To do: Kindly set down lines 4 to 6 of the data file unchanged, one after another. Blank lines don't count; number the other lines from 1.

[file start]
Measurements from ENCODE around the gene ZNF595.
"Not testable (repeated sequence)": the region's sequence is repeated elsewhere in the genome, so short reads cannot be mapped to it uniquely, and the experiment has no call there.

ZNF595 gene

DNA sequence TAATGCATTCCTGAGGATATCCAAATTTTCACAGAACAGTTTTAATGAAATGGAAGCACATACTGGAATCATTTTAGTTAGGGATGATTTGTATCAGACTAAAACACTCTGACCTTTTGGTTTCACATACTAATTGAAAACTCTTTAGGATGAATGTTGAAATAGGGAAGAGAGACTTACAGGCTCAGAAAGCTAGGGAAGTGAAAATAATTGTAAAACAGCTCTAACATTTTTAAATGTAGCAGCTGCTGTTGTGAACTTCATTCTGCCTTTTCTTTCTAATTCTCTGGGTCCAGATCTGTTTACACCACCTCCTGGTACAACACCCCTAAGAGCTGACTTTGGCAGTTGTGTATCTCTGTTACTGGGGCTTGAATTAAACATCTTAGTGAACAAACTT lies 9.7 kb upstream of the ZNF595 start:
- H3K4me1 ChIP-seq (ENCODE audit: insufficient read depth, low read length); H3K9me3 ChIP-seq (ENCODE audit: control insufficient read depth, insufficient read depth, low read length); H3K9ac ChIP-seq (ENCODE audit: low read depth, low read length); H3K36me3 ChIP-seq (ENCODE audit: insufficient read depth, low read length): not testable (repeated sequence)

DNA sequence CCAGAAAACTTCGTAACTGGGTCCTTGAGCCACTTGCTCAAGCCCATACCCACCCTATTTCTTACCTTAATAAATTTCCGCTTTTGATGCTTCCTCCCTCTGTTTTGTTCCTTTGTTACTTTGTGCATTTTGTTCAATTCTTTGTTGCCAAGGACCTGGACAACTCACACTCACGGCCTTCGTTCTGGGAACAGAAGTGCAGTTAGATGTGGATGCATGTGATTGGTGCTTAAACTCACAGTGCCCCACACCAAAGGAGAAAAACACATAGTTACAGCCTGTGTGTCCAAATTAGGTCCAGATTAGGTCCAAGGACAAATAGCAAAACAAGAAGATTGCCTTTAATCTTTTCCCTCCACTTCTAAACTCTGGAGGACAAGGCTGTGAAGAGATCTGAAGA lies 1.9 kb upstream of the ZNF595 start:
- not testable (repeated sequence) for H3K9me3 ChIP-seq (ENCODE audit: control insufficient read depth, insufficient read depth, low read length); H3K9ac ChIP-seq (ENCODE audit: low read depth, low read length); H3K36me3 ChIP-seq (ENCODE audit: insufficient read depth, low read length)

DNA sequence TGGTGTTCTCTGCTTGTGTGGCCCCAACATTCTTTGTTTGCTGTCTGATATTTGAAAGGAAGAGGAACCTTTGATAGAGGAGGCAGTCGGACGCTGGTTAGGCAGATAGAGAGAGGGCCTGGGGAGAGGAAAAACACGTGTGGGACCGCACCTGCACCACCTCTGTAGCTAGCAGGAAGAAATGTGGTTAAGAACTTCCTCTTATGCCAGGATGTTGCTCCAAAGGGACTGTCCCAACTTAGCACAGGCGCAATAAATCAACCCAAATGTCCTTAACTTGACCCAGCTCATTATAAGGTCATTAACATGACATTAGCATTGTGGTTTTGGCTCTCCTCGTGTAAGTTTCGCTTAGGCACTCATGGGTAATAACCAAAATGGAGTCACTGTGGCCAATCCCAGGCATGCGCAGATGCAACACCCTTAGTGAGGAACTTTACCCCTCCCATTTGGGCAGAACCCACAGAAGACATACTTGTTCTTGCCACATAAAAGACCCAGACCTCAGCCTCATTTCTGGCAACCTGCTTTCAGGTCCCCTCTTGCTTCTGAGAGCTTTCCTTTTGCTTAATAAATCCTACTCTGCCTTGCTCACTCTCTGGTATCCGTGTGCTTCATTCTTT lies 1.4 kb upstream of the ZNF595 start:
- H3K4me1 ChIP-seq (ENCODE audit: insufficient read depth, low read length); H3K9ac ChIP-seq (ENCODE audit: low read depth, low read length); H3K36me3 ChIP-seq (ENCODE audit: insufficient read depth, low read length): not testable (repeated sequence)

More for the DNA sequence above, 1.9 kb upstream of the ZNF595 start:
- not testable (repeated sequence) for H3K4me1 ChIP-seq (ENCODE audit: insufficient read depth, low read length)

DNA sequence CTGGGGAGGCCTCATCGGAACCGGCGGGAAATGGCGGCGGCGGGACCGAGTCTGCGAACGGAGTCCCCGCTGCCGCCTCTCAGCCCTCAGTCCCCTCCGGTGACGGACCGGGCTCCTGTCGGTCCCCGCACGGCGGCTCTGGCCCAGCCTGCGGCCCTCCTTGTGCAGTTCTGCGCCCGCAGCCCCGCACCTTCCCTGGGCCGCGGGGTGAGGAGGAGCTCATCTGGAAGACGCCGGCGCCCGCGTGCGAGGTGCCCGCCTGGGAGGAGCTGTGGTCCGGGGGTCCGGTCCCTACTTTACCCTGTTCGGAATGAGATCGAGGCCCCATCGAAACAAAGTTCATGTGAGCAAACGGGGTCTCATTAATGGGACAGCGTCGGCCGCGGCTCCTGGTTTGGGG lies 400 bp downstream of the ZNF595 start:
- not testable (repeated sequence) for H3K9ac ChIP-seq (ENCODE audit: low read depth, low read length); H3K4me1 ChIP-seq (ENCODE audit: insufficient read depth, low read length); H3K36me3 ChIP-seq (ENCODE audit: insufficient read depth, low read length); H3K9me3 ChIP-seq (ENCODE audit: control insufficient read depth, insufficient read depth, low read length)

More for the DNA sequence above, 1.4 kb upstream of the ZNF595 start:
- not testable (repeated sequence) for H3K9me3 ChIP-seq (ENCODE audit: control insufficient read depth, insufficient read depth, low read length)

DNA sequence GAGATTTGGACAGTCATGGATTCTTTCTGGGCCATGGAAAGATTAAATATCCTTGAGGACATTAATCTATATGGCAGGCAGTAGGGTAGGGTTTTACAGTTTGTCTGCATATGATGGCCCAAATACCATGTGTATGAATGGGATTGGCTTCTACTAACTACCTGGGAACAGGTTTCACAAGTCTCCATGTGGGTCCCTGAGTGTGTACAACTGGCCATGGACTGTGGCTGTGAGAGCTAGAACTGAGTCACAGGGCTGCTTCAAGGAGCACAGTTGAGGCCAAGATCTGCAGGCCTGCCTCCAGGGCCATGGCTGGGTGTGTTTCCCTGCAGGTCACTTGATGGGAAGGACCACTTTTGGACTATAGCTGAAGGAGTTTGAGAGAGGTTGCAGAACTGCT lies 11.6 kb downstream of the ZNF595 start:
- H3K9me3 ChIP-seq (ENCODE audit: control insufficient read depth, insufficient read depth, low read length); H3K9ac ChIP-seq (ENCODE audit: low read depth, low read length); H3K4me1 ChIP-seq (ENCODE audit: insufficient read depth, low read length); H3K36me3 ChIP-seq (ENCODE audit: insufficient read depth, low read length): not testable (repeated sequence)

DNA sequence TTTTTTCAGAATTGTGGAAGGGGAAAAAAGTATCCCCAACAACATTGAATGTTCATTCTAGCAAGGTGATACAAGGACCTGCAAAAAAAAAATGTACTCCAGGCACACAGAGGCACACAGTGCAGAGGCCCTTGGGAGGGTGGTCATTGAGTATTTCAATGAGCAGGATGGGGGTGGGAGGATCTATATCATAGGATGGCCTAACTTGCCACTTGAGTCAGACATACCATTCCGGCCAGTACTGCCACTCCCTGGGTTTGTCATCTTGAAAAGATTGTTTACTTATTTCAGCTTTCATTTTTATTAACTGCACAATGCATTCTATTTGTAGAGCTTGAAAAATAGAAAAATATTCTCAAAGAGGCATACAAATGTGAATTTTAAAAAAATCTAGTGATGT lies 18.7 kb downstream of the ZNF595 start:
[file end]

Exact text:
DNA sequence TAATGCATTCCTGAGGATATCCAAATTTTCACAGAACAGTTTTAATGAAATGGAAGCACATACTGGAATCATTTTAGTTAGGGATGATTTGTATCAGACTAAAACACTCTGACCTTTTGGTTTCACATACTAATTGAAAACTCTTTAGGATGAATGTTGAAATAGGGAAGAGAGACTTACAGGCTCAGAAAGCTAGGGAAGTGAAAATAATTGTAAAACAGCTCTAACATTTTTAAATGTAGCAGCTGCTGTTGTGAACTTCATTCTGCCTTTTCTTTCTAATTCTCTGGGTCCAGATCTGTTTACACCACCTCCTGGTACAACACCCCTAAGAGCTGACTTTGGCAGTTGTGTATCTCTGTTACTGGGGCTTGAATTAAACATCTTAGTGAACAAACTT lies 9.7 kb upstream of the ZNF595 start:
- H3K4me1 ChIP-seq (ENCODE audit: insufficient read depth, low read length); H3K9me3 ChIP-seq (ENCODE audit: control insufficient read depth, insufficient read depth, low read length); H3K9ac ChIP-seq (ENCODE audit: low read depth, low read length); H3K36me3 ChIP-seq (ENCODE audit: insufficient read depth, low read length): not testable (repeated sequence)

DNA sequence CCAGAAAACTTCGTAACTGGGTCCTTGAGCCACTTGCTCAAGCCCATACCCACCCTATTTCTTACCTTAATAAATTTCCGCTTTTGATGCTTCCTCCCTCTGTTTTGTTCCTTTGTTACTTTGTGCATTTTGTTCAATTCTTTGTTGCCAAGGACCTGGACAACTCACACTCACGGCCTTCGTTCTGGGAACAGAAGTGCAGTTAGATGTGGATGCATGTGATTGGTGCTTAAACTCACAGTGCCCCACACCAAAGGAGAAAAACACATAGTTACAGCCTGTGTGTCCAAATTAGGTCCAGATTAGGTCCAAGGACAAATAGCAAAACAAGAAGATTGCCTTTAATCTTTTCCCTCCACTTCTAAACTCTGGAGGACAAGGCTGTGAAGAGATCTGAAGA lies 1.9 kb upstream of the ZNF595 start: